November is here with the grey branches of maple trees reaching heavenward and once-vibrant fields of wildflowers wielding frost-burned tufts in unison. It’s a season of transition. In November we transition from seventy-degree afternoons to snow-laden days with woolen scarves and tightly laced snow boots.
It seems appropriate that this month of transition is also culturally known as the month for giving thanks. We are often most desperately in need of reminders to practice gratitude when the tides are shifting in our lives. November has always felt like a changing of the tides for me.
November is the time when the kids bound from the bus wearing feathers in their hair and carrying paper Pilgrim hats. Pumpkins and hay bales adorn neighborhood stoops. Our hearts overflow with gratitude for what is good, and all the while, we brace ourselves for the onslaught of winter.
As we aim to establish this month as a time for giving thanks in our home, I’ve been combing through resources in search of some family-friendly Thanksgiving traditions. I’m sharing some of my favorites today. Our family is strongly steeped in tradition at other times of the year, but what better holiday to richly embrace than a holiday built around giving thanks?
Here are seven very practical ways to practice giving thanks this month:
Decorate small stones with either paint or a Mod Podge painted over tissue paper. These stones are reminders to give thanks and can be used in this way: Pass a stone around the dinner table, and the person holding the stone thinks of a reason to give thanks; share them with friends and include a note about why you’re thankful for that person; write words on the stones and collect them in a jar to show what you are grateful for as a family.
Gratitude Crosses are a great way to remember that we are most thankful for the work of Christ in our lives. Purchase a gratitude cross kit or make one on your own using foam or paper cut-outs according the attached link. The premise is this: Decorate a small cross with reasons to give thanks and hang it as a decoration. Get as creative as you wish.
This is a fun idea for the outdoor lovers, and it’s a great way to collect many reasons for gratitude. Either create a tree silhouette and tape it to the wall or use real tree branches in a vase or pot. Tape or hang paper cut-out leaves on the tree and write reasons to give thanks on the leaves. This link for a Thankful Tree is a helpful example.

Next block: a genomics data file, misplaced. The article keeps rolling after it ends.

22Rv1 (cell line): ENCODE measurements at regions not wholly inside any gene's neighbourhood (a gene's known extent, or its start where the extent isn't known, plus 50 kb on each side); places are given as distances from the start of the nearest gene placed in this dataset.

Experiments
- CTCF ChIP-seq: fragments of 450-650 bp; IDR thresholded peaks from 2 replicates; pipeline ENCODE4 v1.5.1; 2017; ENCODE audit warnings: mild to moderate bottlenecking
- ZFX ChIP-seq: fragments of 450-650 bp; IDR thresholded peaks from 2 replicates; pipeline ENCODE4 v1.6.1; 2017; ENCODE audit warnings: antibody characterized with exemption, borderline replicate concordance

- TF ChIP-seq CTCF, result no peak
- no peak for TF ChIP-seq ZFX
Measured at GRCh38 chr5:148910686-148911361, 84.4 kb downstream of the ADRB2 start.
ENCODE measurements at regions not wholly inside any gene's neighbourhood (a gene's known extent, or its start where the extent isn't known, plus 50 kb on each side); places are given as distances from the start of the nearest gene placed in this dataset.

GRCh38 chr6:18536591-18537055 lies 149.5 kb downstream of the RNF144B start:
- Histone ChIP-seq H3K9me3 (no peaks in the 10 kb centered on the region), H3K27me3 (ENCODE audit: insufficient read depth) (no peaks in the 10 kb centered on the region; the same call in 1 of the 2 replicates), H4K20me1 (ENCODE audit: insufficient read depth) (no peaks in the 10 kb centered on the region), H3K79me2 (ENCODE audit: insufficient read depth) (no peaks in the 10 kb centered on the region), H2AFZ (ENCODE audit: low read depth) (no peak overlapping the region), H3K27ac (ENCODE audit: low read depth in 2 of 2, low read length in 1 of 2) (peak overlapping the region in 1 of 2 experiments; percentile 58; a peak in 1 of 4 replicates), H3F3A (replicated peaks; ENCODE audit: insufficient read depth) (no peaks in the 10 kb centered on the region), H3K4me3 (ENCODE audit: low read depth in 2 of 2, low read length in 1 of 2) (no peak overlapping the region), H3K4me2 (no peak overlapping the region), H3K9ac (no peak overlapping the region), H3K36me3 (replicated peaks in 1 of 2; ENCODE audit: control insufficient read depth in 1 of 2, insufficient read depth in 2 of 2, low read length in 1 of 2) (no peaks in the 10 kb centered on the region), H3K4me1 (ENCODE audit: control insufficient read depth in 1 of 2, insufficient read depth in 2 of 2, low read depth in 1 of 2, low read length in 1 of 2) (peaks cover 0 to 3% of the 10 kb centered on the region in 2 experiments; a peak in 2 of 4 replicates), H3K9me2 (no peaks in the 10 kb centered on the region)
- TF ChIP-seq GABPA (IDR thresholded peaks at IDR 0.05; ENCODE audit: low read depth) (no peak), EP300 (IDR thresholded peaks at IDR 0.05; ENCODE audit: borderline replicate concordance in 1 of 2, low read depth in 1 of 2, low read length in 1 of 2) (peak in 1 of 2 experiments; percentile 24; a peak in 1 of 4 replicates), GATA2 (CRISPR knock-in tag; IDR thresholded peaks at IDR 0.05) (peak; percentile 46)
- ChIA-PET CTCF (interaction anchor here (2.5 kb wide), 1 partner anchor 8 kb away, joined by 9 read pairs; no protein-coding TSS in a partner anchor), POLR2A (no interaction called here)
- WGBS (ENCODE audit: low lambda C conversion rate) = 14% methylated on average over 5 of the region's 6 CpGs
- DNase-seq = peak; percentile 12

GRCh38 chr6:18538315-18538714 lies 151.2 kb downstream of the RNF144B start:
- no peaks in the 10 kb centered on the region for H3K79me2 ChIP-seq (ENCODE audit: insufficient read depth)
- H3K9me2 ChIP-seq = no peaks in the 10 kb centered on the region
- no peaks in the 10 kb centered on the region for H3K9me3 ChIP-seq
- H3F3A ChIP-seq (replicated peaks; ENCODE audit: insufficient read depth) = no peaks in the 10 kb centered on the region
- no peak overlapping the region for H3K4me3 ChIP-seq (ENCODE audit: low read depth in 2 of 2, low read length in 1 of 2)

For families who thrive on activities instead of crafts, Gratitude Games are a great tradition to remind everyone that it is a season for giving thanks. The link above is designed to help families give thanks together by playing Pick-up Sticks and giving thanks based on the color of stick.
Give Thanks Garland
If a gratitude tree isn’t your thing, or if your toddler insists on pulling the tree over and chewing on the branches, make your own Give thanks garland and write your reasons to give thanks on the leaves.
Embark on 30 Days of Gratitude
The 30 days of gratitude printout will guide you in a way to practice gratitude every day of the month. We’re called to give thanks in all circumstances, and this tool is a useful way of applying the call to our lives daily.
Spread the Joy
Consider inviting friends over to share in the traditions. Host a neighborhood fall picnic on a sunny evening. Write notes to friends and tell them why you’re thankful for them, and intentionally aim to give thanks for those who live under your own roof. It’s easy to overlook those closest to us.
Gratitude is more than just something we do. It’s also an attitude of the heart. Practice gratitude by internally giving thanks as you proceed throughout your day. Gratitude journals have been a popularly promoted practice off and on throughout the past two decades and for good reason. Fixing our eyes on reasons to give thanks holds the power to transform even the bleakest November day.